- 1960 – Pruitt Taylor Vince, American actor and director. He went on to appear in several films such as Jacob's Ladder (1990), Nobody's Fool (1994), Heavy (1995), Beautiful Girls (1996), The Legend of 1900 (1998), Identity (2003), Constantine (2005), Gotti (2018) and Bird Box (2018).
- 1959 – Marc Cohn, American singer-songwriter and keyboard player. Cohn is best known for the song "Walking in Memphis" from his eponymous 1991 album; the song, which was a Top 40 hit, has been described as "an iconic part of the Great American Songbook".
- 1958 – Bill Watterson, American author and illustrator, was syndicated from 1985 to 1995. Watterson stopped drawing Calvin and Hobbes at the end of 1995 with a short statement to newspaper editors and his readers that he felt he had achieved all he could in the medium.
- 1956 – James Lofton, American football player and coach. He was also the NCAA champion in the long jump in 1978 while attending Stanford University.
- 1954 – Jimmy Crespo, American guitarist and songwriter. He co-wrote "Rock in a Hard Place" with Steven Tyler, and has performed or recorded with Rod Stewart, Billy Squier, Meat Loaf, Stevie Nicks, Robert Fleischman, Rough Cutt, Renegade, Flame and others.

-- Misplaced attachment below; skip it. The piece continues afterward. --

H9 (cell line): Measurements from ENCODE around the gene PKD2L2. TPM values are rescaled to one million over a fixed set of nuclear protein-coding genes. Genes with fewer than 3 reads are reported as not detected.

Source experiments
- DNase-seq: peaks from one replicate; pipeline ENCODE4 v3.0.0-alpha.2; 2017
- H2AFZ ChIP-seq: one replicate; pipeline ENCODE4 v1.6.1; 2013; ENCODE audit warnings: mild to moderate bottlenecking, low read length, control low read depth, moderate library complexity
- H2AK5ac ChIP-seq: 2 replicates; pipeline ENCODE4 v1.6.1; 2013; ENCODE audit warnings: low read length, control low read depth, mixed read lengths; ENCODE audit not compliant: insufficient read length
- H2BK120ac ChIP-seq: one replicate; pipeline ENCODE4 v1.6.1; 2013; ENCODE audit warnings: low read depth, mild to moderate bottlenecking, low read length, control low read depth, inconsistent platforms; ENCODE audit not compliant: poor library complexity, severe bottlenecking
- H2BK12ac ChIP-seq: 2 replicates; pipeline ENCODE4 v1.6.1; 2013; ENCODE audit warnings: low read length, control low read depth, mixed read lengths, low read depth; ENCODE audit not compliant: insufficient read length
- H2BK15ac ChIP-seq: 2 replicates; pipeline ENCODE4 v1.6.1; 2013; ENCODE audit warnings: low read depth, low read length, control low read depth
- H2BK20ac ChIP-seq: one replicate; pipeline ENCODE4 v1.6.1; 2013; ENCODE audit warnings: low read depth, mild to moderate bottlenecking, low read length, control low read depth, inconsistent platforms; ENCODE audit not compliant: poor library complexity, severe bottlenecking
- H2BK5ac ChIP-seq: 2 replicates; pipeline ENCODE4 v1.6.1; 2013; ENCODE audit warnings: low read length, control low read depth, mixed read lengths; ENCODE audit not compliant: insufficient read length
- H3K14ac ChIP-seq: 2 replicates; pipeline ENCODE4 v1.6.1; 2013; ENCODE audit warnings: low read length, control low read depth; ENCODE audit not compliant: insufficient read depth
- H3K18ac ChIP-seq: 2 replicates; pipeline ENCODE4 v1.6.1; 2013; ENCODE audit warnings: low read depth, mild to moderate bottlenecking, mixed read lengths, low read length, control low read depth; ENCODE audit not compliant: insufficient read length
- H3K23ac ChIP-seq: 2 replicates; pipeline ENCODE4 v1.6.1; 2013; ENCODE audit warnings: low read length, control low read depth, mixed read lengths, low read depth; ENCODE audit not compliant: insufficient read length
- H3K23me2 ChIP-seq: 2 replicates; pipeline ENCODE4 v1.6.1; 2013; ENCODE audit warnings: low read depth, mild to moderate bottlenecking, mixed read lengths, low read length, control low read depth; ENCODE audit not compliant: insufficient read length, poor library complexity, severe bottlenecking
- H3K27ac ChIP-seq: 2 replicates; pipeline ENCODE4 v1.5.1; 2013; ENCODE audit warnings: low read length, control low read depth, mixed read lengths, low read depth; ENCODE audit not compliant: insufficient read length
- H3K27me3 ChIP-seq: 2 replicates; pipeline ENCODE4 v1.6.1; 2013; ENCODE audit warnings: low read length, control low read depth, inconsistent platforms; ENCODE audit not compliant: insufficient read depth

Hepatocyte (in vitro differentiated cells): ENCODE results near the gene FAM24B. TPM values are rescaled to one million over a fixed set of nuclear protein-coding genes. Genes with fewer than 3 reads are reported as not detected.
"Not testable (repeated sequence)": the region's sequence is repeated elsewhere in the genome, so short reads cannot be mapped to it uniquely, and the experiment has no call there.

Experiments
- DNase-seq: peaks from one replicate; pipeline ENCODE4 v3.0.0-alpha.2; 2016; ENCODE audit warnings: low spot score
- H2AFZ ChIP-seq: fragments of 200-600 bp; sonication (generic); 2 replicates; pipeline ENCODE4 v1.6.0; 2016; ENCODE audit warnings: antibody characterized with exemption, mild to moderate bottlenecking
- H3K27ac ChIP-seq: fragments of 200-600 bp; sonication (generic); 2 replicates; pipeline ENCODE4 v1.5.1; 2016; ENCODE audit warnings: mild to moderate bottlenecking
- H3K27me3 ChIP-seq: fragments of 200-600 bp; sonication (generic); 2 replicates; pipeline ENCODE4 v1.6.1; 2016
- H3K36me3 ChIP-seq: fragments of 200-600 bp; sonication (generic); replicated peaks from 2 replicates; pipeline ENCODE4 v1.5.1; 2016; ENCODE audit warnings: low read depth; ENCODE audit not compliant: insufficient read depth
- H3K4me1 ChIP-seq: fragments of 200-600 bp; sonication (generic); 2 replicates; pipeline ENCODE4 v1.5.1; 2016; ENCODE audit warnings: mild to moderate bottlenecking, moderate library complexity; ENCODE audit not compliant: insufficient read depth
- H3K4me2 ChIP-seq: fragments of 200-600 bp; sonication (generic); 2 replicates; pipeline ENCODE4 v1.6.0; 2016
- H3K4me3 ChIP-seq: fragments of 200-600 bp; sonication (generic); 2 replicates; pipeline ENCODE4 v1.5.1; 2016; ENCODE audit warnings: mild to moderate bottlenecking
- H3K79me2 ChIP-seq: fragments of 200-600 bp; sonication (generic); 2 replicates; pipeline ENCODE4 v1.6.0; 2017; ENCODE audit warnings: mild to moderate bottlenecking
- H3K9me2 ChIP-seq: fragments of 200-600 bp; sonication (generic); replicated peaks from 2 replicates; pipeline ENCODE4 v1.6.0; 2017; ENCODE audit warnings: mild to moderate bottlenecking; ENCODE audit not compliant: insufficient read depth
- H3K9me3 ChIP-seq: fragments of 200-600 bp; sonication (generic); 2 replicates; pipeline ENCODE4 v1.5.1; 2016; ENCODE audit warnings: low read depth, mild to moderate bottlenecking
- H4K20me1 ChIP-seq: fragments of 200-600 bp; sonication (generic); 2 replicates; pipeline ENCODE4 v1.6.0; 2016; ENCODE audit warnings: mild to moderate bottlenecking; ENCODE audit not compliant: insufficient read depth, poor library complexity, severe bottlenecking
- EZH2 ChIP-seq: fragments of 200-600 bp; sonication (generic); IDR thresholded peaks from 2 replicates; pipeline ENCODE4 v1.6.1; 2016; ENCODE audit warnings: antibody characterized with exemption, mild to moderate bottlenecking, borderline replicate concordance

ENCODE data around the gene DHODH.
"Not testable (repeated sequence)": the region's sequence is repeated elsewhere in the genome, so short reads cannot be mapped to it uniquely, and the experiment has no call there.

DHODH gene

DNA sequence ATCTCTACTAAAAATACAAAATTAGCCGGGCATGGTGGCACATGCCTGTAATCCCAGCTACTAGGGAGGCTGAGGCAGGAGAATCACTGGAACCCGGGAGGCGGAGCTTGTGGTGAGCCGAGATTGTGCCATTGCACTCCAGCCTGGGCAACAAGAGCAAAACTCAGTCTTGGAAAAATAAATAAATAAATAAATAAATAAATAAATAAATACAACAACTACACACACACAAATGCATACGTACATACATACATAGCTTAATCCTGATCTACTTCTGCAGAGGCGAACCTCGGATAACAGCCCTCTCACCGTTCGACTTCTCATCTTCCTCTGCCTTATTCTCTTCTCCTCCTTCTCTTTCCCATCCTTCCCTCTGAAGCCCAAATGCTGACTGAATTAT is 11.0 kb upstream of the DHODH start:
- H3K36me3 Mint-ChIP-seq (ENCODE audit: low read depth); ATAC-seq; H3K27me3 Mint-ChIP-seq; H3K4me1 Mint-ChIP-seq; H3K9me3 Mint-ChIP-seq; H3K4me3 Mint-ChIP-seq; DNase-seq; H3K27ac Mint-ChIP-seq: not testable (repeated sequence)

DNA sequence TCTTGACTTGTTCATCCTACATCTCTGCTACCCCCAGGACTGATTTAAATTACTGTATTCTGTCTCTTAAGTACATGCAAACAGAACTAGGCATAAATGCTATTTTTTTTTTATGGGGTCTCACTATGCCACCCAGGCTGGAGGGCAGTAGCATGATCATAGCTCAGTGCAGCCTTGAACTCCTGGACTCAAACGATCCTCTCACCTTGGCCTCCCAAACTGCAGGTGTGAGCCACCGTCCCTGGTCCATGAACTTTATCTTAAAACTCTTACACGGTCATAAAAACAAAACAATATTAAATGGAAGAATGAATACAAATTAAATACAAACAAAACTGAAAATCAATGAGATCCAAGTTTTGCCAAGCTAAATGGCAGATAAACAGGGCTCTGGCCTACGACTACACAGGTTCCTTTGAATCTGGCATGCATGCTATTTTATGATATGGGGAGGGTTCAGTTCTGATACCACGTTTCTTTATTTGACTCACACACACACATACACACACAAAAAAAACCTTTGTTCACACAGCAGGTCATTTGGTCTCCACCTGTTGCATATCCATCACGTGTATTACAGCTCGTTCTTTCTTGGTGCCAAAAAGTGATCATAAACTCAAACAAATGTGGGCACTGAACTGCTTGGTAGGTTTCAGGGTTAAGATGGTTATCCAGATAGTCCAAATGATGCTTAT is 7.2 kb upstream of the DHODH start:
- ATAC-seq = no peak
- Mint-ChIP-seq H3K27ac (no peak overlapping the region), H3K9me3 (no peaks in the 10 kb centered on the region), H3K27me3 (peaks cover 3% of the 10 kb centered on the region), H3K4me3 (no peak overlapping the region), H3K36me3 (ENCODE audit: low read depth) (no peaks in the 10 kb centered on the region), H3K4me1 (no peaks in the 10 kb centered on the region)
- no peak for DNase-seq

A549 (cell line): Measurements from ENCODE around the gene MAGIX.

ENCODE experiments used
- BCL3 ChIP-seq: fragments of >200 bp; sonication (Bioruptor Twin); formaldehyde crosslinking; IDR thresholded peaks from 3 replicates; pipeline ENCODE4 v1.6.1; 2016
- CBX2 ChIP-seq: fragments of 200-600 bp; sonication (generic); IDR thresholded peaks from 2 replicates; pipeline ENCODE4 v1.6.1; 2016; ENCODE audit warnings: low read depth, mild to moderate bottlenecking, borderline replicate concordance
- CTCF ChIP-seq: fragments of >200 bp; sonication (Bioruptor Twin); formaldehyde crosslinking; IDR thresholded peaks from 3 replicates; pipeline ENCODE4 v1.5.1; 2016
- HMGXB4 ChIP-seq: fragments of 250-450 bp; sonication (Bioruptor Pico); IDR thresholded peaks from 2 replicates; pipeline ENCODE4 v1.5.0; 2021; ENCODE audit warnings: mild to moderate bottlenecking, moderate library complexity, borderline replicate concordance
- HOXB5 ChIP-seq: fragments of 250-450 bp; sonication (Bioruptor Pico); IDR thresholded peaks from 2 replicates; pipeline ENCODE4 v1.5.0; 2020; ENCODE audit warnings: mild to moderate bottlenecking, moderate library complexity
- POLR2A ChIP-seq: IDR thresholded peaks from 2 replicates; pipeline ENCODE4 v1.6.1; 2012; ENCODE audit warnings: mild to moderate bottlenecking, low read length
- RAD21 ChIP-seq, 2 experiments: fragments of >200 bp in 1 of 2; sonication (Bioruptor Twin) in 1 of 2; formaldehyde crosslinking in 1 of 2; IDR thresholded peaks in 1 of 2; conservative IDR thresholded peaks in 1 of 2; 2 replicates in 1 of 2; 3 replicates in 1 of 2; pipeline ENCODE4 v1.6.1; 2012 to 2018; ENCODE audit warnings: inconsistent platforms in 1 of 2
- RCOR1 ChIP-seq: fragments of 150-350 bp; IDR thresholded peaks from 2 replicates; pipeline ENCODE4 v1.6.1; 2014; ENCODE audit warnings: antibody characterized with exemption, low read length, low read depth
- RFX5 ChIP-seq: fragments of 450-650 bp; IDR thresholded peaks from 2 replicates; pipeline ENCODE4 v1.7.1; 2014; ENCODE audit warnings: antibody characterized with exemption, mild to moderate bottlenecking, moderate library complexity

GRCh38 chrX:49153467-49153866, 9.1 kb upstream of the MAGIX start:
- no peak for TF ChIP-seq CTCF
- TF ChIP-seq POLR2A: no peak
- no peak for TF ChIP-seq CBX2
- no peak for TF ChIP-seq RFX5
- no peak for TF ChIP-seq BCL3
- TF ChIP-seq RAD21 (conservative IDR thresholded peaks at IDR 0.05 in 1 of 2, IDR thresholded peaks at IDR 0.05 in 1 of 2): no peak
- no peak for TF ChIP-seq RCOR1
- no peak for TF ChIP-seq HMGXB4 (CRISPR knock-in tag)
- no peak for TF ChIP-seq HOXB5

- 1953 – Caryn Navy, American mathematician and computer scientist. Blind since childhood, she is chiefly known for her work in set-theoretic topology and Braille technology.
- 1951 – Goose Gossage, American baseball player. Richard Michael "Goose" Gossage (born July 5, 1951) is a former Major League Baseball right-handed relief pitcher.
- 1951 – Roger Wicker, American colonel, lawyer, and politician. Roger Frederick Wicker (born July 5, 1951) is an American attorney and politician who is the senior United States Senator from Mississippi, in office since 2007.